If you postulate that this USC offense is the best in college football history, then you must say the same thing about its offensive line. That is what the Trojans' coaches seemed to be saying in the first quarter Saturday, when they saddled up Reggie Bush to a sled of five oxen, with cheetah feet.
USC's first seven plays were runs, four for Bush, three for LenDale White. Those seven simple plays took the Trojans from their own 12-yard line to the UCLA 36. They weren't stopped until they allowed Matt Leinart to throw incompletions on the blustery Coliseum floor, and they settled for only a field goal after 16 plays. But what they really did was inflict bruises on UCLA that, in time, spread to the heart.
After the first quarter the Trojans had 118 ground yards. At halftime they had 307, and Bush had 228, and USC led, 31-6. It would get tougher and uglier for the Bruins, as the totality of this disaster began to register. The Trojans beat a 9-1 team by a score of 66-19, the most points they've scored in this series since they won the first meeting, in 1929, by 76-0.
Back then they played this game in September. Maybe they should revisit that.
Indeed, how many more years is this series scheduled? USC has a seven-game streak now, four of them by embarrassing dimensions. Maybe it will change when Leinart and, presumably, Bush and White leave next year. Maybe not. Taitusi Lutui, the left guard, is the only starting lineman who runs out of eligibility.
"I'm not going to talk about what they're going to be like in the pros," said Pat Ruel, the offensive line coach, "because all I'm interested in doing is developing them in college. I will say I've never been around a group where all five starters and maybe a couple of backups will be playing at the next level. Some will start, but all will play. It's a really remarkable group."
In the end the Trojans gained 679 yards and ran for 430 (the school and Pac-10 record is 739, set against UCLA in that '29 game). Much of it was done by Bush after the blockers had done their work. He took his hits stoically and kept running. That is one of the two differences about him now. The other is that he very rarely fumbles. That is why he'll be hoisting the little straight-armed fellow in New York on Saturday as Leinart, last year's Heisman winner, watches and smiles.
But when White barged 19 yards into the end zone to make it 17-0, the hole was so big it should have had a carpool lane. Bush and White would be all-stars anywhere, sure, but Ralph Kramden could gain 1,000 yards at USC.
"The coaches put the responsibility on us early in the week," said Ryan Kalil, the center from Servite. "We didn't move the ball as well as we should in this game last year, and this year we took our work a lot more seriously.
"Then it got windy and it was tough for Matt to throw. And by then we had emphasized the run so much it was tough to get back to the pass. It was hard for him to get a rhythm. But Matt did a great job getting us into some things with audibles, and out of some others.
"As far as Reggie goes, you don't see him make the moves, but you hear the oohs and ahhs. Then, after the play, you watch the scoreboard and you see what the oohs and ahhs were all about."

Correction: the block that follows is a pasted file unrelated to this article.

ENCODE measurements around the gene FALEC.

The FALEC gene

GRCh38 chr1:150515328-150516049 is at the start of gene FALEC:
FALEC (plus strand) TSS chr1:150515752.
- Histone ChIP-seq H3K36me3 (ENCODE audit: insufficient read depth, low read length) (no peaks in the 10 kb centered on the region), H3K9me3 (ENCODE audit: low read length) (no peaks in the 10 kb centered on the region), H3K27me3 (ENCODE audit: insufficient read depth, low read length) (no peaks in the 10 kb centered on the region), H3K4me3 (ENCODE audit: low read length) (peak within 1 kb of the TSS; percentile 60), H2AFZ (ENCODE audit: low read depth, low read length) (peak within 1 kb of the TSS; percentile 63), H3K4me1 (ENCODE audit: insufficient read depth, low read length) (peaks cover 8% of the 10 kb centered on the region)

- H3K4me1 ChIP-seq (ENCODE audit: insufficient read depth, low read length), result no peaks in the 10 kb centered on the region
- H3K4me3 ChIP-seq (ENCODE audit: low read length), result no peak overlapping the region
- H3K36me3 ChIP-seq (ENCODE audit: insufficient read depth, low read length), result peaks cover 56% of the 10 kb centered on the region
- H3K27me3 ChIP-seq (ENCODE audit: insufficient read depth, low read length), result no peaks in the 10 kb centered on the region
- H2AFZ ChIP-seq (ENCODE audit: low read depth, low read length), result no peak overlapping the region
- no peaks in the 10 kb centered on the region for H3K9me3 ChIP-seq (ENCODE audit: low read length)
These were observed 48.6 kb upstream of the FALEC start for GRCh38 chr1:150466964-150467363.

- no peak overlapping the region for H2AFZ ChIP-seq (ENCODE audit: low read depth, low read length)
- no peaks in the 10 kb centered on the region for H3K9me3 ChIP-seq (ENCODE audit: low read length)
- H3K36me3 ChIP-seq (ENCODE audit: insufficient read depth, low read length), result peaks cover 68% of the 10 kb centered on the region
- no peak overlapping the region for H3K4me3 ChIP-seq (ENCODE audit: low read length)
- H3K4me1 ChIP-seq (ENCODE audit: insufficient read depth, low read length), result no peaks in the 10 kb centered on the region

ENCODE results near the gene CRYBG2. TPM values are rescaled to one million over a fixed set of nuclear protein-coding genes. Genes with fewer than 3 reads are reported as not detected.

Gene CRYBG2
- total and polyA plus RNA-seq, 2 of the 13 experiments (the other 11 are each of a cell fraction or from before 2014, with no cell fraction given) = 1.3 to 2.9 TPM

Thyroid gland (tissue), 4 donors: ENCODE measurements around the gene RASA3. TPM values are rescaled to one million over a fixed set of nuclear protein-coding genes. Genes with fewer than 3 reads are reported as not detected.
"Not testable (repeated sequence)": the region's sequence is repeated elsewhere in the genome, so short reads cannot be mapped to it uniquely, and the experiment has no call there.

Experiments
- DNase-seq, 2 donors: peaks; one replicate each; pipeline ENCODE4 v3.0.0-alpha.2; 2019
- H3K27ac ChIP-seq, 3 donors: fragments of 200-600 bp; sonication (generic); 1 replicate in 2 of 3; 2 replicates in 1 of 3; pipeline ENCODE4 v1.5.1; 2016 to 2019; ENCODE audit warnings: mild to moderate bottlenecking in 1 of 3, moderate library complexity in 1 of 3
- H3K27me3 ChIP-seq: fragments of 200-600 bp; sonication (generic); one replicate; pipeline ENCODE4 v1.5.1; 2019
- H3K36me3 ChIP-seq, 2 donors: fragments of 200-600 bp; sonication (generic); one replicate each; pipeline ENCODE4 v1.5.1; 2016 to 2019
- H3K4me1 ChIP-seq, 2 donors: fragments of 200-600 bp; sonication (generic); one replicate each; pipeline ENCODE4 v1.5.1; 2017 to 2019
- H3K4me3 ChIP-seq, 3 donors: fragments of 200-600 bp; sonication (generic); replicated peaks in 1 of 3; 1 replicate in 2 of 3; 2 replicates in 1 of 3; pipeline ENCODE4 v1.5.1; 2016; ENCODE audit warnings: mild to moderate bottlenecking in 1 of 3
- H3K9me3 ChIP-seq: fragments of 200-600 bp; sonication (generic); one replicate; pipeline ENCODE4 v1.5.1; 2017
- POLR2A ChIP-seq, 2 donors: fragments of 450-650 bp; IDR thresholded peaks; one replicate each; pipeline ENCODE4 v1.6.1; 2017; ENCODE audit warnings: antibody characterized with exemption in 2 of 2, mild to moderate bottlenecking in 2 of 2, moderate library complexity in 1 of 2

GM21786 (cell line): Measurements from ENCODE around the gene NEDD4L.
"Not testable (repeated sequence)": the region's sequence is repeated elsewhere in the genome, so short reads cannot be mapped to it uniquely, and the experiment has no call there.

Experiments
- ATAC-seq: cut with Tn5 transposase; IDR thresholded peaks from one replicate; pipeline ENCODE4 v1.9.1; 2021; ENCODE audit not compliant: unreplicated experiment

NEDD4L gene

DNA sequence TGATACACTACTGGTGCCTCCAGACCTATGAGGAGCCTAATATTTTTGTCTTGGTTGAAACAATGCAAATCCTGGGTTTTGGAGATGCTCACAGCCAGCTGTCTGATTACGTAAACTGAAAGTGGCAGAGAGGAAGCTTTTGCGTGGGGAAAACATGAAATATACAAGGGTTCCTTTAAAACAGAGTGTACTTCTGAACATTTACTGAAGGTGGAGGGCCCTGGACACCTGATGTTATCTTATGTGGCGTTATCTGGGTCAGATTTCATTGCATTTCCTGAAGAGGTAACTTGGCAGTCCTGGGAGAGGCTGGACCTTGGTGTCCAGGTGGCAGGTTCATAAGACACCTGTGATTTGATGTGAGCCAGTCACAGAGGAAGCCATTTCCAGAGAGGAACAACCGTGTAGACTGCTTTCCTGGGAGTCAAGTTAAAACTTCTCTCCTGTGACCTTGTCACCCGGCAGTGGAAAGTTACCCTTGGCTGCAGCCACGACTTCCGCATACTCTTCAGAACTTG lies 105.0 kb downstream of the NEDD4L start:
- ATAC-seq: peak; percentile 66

Bush's best run came when the Trojans actually needed one. They were third-and-10 on their own 3-yard line, leading, 10-0. A turnover or a Maurice Drew punt return would have given UCLA a reason to dream.
Instead, right tackle Winston Justice pulled and removed a linebacker, and Lutui and left tackle Sam Baker walled off the pursuit. The receivers blocked, too, and Bush zoomed 65 yards in front of the USC bench, and White scored five plays later.
This is modern football, remember, played in air space. USC had 21 rushing first downs and gained 8.4 yards per carry.
"UCLA had three weeks to get ready," Kalil said. "You can't change your whole base defense, but you can put in some new looks. They were shifting a lot right before the snap. But when you've played together like we have, you develop that communication. We eventually figured it out. And we were already moving the ball anyway."
"I don't know if we wore them down," Baker said, "but I think we discouraged them."
Everybody but Kalil is over 300 pounds. That's true nearly everywhere in college football. But the Trojans don't just push and grunt and pass-protect. Lutui tips the Toledos at 365 but regularly leads the play.
"He's the best dancer, too," Kalil said.
The Trojans run the same way the Denver Broncos run, because the linemen can stick and move and zone-block.
"Tim had these guys when they were young and put them together," said Ruel, who has been on five NFL staffs. "All I've tried to do is get them to improve individually, get them to do things quicker. Our game is speed and quickness. We're not a cumbersome offense that relies on power."
"This was a week when our guys got a lot of honors. There's a danger in forgetting that you're only as good as your last play. We made sure our guys realized that."
The Bruins realize it, too. Their 40-point-a-game offense did not score a touchdown on USC's first-team defense. They gave up touchdown drives of 74 or more yards six times. It's this way every week, and especially when the games are played for roses and glass footballs: as soon as you're convinced that you realize how good the Trojans are, they get better.
In other NCAA action: No. 13 Georgia 34, No. 3 LSU 14; No. 12 West Virginia 28, South Florida 13; No. 16 Louisville 30, Connecticut 20; Florida St. 27, No. 5 Virginia Tech 22.